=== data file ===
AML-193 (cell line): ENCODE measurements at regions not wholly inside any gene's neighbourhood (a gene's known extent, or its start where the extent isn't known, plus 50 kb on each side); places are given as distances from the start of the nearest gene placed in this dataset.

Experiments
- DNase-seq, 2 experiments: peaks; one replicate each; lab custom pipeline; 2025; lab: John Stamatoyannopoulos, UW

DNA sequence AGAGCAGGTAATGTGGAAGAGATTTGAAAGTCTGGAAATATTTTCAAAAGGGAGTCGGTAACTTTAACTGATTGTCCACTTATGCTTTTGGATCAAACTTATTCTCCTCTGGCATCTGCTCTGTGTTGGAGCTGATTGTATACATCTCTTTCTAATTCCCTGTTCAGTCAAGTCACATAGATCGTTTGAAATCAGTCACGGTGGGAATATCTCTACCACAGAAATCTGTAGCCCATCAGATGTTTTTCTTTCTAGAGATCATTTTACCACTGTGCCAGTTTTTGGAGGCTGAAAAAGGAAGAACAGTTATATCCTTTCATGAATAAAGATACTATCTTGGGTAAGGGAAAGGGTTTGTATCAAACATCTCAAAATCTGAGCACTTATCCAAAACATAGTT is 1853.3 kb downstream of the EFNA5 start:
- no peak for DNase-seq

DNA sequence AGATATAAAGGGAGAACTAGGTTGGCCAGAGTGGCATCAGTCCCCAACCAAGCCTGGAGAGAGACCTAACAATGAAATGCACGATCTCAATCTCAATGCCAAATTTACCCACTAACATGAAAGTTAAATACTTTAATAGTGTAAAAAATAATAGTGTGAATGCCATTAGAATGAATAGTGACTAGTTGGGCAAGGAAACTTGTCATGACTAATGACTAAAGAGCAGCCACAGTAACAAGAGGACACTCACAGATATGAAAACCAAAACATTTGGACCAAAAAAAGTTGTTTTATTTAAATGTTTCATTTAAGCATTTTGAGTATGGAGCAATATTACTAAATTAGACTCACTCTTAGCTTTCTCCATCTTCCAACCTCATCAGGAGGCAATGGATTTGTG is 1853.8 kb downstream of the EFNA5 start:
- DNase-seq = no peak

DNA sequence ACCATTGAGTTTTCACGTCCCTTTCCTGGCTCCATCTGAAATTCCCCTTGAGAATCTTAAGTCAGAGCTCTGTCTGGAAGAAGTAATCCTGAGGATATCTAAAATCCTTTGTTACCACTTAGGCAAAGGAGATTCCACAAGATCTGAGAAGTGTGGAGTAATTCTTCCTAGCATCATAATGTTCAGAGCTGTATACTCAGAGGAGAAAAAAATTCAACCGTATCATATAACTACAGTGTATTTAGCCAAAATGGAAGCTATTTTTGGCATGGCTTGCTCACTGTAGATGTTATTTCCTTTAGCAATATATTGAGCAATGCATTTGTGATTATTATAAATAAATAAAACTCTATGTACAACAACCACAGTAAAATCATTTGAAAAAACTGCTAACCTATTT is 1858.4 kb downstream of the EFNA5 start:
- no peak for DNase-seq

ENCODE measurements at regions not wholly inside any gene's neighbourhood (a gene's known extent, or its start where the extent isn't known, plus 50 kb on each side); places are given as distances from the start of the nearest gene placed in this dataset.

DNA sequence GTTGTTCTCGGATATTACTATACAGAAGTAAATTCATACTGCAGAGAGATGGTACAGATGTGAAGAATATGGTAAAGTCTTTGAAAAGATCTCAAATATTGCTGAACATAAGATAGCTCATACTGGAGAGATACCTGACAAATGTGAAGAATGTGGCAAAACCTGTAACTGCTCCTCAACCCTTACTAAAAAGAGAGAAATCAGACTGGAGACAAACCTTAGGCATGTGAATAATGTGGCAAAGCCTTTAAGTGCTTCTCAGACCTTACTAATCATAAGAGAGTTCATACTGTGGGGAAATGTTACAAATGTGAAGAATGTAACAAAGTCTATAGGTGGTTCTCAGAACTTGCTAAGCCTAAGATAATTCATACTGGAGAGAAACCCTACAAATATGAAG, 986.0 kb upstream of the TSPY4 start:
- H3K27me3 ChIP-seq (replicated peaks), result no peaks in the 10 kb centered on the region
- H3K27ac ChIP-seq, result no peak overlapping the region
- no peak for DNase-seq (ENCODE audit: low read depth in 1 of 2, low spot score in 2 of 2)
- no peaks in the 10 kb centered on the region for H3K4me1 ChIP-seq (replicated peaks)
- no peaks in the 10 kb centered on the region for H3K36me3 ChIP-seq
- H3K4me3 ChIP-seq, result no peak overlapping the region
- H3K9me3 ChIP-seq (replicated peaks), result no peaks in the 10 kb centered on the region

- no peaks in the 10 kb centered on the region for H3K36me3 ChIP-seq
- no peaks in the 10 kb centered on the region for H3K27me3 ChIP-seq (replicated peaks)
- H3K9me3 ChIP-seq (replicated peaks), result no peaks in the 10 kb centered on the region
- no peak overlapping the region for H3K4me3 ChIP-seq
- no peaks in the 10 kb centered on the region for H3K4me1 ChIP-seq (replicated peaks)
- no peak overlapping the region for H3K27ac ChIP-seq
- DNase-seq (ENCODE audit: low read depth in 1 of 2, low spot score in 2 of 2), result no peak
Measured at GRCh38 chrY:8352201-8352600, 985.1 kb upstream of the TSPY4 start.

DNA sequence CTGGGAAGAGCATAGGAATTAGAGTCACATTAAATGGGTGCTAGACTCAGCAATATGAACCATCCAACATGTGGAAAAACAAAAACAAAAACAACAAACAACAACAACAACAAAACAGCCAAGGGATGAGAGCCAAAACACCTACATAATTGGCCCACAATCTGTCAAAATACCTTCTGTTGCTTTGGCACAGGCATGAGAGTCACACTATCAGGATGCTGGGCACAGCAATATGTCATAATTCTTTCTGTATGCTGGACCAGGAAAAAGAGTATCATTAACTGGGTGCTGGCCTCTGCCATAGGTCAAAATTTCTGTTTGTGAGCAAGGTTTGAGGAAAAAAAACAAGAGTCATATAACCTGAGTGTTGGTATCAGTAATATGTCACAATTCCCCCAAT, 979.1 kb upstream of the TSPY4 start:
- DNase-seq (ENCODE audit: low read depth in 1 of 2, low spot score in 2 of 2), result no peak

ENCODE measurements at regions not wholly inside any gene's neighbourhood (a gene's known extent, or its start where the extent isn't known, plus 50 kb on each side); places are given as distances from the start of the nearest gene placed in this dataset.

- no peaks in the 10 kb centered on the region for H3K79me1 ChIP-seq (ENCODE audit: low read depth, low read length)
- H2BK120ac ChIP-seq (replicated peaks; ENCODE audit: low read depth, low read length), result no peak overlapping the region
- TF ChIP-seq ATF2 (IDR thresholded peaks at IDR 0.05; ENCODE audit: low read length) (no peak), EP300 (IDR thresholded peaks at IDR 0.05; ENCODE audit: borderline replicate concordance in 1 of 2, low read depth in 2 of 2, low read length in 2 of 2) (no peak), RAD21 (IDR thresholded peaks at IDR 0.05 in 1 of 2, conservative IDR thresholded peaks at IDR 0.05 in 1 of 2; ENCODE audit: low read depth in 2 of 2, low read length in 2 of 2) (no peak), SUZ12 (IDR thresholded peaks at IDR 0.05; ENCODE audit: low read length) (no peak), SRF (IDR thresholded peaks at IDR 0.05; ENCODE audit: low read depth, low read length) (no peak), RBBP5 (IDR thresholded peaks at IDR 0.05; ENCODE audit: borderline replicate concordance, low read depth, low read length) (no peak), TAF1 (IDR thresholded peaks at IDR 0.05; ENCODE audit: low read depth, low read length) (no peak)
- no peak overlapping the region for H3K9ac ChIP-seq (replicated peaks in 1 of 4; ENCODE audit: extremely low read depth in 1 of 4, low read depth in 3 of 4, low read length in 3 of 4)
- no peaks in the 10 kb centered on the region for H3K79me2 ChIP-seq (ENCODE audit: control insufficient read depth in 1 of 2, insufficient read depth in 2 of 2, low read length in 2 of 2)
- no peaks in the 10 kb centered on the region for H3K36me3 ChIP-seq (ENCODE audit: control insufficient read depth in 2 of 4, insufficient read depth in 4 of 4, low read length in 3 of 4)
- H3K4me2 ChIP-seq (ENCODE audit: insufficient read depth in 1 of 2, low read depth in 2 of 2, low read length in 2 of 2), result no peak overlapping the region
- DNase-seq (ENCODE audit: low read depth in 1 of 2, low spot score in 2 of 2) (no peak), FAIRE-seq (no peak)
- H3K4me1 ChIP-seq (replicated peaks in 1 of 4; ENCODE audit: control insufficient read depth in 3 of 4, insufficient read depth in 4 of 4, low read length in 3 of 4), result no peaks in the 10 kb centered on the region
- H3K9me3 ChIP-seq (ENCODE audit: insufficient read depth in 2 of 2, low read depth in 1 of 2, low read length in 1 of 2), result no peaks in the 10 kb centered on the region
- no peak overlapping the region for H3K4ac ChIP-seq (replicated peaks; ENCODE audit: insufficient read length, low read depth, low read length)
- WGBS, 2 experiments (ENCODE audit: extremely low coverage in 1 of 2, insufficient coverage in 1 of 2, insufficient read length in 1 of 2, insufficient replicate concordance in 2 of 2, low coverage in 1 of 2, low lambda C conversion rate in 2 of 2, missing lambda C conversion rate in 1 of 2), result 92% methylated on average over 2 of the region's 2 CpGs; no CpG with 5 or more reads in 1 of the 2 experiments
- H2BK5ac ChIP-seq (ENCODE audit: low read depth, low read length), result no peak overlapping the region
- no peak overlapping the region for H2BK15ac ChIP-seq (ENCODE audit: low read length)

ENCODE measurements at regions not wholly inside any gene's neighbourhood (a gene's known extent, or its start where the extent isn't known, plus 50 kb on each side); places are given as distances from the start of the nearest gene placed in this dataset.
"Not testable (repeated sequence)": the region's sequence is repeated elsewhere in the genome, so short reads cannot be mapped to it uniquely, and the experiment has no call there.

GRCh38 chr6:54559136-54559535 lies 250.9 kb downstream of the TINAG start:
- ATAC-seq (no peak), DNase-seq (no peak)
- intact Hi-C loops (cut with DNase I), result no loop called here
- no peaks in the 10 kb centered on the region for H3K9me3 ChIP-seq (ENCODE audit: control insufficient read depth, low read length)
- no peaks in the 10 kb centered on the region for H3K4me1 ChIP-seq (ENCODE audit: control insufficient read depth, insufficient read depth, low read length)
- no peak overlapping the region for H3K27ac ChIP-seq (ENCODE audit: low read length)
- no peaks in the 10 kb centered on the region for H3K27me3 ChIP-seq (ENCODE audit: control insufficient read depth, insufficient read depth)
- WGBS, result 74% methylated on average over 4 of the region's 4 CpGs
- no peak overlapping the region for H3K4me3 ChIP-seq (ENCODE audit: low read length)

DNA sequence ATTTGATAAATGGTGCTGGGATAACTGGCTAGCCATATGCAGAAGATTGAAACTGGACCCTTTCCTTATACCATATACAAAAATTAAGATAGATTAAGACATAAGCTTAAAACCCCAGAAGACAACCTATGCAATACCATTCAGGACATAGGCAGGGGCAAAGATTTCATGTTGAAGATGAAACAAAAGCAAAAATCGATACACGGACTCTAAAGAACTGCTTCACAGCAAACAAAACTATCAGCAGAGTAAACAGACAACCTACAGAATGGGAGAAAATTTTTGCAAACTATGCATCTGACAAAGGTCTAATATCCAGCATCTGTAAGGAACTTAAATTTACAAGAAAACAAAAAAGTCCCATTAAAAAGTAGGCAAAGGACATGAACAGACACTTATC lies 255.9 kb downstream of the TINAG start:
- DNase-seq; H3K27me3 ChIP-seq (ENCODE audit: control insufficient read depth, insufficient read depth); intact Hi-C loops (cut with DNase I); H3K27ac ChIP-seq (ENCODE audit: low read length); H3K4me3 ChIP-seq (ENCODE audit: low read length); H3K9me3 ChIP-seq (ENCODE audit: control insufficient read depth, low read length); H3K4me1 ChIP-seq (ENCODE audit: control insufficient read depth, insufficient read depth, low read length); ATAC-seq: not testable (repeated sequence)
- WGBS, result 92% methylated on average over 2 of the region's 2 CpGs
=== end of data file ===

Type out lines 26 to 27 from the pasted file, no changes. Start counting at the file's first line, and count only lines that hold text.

Measured at GRCh38 chrY:8352201-8352600, 985.1 kb upstream of the TSPY4 start.

DNA sequence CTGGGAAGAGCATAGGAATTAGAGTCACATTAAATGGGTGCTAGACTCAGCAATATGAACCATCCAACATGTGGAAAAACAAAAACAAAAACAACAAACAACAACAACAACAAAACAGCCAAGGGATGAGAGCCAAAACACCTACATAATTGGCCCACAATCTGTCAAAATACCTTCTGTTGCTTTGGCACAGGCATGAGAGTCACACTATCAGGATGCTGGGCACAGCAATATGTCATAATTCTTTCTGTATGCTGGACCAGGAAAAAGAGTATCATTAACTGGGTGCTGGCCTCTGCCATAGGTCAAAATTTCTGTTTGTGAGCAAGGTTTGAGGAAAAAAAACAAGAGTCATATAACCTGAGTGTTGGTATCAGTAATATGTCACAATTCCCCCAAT, 979.1 kb upstream of the TSPY4 start: